Escherichia coli is one of the common inhabitant in the gastrointestinal tract of warm-blooded animals. The abundant nutrients available as well as the moderate temperature in the gastrointestinal tract might be one of the incentives for E. coli to adapt to the environment. It is believed that E. coli have lower survivability in external environments outside the host. However, there are reports that E. coli can survive for long periods and replicates in the external environment. Walk et al (2009) discovered five "Cryptic" Escherichia clades based on multilocus sequence typing (MLST) which were phenotypically indistinguishable from E. coli sensu stricto. They also discussed evidence that the cryptic clades II to VI has a better survival in environment outside the host than E. coli and clade I which is more host associated.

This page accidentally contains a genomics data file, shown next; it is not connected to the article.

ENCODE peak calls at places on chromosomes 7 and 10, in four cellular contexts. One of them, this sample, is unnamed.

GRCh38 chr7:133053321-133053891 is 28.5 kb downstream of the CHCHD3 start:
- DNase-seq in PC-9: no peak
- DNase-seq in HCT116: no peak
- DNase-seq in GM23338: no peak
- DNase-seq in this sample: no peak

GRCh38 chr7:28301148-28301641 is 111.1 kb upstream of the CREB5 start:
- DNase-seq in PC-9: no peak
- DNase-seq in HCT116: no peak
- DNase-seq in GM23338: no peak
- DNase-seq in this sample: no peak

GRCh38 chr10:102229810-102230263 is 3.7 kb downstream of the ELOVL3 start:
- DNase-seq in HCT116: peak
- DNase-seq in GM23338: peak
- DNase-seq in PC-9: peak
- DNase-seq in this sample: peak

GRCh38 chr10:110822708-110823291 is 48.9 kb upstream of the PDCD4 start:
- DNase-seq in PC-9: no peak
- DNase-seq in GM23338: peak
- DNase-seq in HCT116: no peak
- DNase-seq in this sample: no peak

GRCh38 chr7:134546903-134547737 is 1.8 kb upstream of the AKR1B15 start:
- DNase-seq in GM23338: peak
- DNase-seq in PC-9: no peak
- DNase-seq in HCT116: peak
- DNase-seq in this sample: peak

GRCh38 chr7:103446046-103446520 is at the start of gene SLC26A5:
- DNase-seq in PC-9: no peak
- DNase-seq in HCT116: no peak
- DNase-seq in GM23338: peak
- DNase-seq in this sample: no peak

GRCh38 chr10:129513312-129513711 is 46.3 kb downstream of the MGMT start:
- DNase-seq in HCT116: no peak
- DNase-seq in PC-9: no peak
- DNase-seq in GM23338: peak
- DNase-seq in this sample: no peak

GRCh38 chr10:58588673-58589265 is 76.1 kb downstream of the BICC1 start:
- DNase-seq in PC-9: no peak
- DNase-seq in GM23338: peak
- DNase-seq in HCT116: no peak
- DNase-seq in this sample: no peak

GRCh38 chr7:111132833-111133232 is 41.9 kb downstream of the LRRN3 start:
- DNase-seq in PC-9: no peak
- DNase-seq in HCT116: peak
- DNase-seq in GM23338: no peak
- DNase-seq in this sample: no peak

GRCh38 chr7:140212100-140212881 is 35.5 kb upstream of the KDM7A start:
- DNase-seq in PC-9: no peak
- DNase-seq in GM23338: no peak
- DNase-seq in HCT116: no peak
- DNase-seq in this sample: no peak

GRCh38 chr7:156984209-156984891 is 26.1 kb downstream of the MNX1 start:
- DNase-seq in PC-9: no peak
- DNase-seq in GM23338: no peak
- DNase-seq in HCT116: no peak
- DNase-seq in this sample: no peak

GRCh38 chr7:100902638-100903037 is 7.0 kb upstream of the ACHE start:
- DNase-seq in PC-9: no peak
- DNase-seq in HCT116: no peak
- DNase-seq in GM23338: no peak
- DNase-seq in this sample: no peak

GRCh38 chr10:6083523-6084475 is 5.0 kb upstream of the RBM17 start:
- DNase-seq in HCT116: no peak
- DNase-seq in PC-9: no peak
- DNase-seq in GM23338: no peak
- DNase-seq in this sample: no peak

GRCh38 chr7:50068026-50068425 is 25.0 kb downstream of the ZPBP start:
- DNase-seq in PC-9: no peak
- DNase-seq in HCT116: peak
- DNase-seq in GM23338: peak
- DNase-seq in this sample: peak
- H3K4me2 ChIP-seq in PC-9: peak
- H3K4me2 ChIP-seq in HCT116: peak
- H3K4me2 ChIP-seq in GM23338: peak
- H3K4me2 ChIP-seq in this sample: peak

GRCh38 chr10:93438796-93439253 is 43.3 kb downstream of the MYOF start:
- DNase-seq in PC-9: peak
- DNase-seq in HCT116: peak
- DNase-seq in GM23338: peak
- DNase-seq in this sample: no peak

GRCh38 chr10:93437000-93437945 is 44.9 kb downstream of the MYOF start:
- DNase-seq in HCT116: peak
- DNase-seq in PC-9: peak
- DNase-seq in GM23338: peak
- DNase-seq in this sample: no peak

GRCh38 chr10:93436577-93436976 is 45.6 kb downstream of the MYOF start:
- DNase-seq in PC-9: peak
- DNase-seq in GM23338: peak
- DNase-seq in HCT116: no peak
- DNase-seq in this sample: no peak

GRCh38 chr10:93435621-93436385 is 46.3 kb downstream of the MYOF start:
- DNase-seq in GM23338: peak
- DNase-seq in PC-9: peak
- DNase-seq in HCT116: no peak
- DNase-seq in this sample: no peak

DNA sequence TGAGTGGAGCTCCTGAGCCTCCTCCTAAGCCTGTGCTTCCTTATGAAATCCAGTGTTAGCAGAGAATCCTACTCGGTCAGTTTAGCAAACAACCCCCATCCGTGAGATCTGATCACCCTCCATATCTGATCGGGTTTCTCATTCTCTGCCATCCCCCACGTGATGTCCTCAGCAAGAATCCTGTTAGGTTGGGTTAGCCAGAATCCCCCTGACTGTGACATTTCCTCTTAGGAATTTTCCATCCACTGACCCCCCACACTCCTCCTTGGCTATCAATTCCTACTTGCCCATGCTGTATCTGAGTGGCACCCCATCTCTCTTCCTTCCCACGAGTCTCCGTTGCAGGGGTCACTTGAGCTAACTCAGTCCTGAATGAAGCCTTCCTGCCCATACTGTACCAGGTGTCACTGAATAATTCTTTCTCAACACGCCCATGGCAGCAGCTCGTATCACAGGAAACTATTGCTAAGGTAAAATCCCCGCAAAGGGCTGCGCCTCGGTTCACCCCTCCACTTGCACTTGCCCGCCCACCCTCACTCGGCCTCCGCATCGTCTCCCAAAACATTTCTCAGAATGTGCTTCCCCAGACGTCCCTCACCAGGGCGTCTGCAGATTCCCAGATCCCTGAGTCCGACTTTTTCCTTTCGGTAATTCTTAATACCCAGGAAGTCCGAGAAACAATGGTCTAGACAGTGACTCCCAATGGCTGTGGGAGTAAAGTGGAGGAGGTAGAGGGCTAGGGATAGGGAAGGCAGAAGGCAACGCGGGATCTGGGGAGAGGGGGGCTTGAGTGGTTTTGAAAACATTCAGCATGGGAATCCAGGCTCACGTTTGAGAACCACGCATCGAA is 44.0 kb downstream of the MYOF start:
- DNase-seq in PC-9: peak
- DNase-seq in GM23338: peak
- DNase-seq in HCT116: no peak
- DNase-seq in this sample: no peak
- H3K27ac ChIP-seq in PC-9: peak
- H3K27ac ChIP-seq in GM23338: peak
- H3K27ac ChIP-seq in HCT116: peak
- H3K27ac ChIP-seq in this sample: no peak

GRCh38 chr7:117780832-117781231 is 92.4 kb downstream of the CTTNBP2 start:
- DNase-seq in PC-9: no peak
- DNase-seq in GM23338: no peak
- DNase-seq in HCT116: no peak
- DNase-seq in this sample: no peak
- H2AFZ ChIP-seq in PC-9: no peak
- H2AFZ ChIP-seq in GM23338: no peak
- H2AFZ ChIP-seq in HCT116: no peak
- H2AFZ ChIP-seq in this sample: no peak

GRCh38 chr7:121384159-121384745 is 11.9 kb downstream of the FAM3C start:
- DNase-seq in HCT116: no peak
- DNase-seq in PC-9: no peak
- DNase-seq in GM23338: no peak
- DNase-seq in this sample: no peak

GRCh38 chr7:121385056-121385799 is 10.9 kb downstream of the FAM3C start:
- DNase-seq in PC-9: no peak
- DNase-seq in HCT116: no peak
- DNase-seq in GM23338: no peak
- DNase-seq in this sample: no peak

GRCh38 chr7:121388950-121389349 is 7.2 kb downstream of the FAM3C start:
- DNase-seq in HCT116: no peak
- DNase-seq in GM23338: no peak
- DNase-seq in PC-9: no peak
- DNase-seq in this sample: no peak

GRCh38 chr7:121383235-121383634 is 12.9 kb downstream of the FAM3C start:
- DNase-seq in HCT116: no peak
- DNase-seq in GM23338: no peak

The watershed in Ting Kau has a distinct gradient of human impact where there is less influence of anthropogenic impacts in areas of higher altitude to the village and beach area in the bottom of the watershed. This watershed is chosen to examine the population of presumptive E. coli (possible presence of cryptic clades). The prevalence and genetic relatedness of E. coli and the cryptic clades in the area will also be investigated.